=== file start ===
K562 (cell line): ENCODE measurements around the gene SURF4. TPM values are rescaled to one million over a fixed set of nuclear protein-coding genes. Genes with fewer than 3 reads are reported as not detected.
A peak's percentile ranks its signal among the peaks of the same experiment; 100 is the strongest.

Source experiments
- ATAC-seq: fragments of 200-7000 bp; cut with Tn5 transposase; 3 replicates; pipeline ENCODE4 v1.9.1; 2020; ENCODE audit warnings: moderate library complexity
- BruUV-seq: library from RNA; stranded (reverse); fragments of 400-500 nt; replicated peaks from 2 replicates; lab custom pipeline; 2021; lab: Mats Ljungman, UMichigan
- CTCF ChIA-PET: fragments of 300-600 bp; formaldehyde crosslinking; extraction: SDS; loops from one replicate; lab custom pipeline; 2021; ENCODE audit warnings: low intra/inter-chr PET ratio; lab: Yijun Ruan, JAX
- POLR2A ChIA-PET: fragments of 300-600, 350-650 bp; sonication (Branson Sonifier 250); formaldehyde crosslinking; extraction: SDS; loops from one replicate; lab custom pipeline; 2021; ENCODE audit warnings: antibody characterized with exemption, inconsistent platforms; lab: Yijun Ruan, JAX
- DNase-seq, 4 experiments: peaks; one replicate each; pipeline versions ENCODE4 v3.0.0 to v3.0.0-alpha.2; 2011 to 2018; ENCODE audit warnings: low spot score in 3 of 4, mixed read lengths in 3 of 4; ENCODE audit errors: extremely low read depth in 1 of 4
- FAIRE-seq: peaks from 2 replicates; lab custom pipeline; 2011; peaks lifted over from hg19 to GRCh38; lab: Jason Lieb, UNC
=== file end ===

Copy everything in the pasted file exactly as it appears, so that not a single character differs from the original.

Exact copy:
K562 (cell line): ENCODE measurements around the gene SURF4. TPM values are rescaled to one million over a fixed set of nuclear protein-coding genes. Genes with fewer than 3 reads are reported as not detected.
A peak's percentile ranks its signal among the peaks of the same experiment; 100 is the strongest.

Source experiments
- ATAC-seq: fragments of 200-7000 bp; cut with Tn5 transposase; 3 replicates; pipeline ENCODE4 v1.9.1; 2020; ENCODE audit warnings: moderate library complexity
- BruUV-seq: library from RNA; stranded (reverse); fragments of 400-500 nt; replicated peaks from 2 replicates; lab custom pipeline; 2021; lab: Mats Ljungman, UMichigan
- CTCF ChIA-PET: fragments of 300-600 bp; formaldehyde crosslinking; extraction: SDS; loops from one replicate; lab custom pipeline; 2021; ENCODE audit warnings: low intra/inter-chr PET ratio; lab: Yijun Ruan, JAX
- POLR2A ChIA-PET: fragments of 300-600, 350-650 bp; sonication (Branson Sonifier 250); formaldehyde crosslinking; extraction: SDS; loops from one replicate; lab custom pipeline; 2021; ENCODE audit warnings: antibody characterized with exemption, inconsistent platforms; lab: Yijun Ruan, JAX
- DNase-seq, 4 experiments: peaks; one replicate each; pipeline versions ENCODE4 v3.0.0 to v3.0.0-alpha.2; 2011 to 2018; ENCODE audit warnings: low spot score in 3 of 4, mixed read lengths in 3 of 4; ENCODE audit errors: extremely low read depth in 1 of 4
- FAIRE-seq: peaks from 2 replicates; lab custom pipeline; 2011; peaks lifted over from hg19 to GRCh38; lab: Jason Lieb, UNC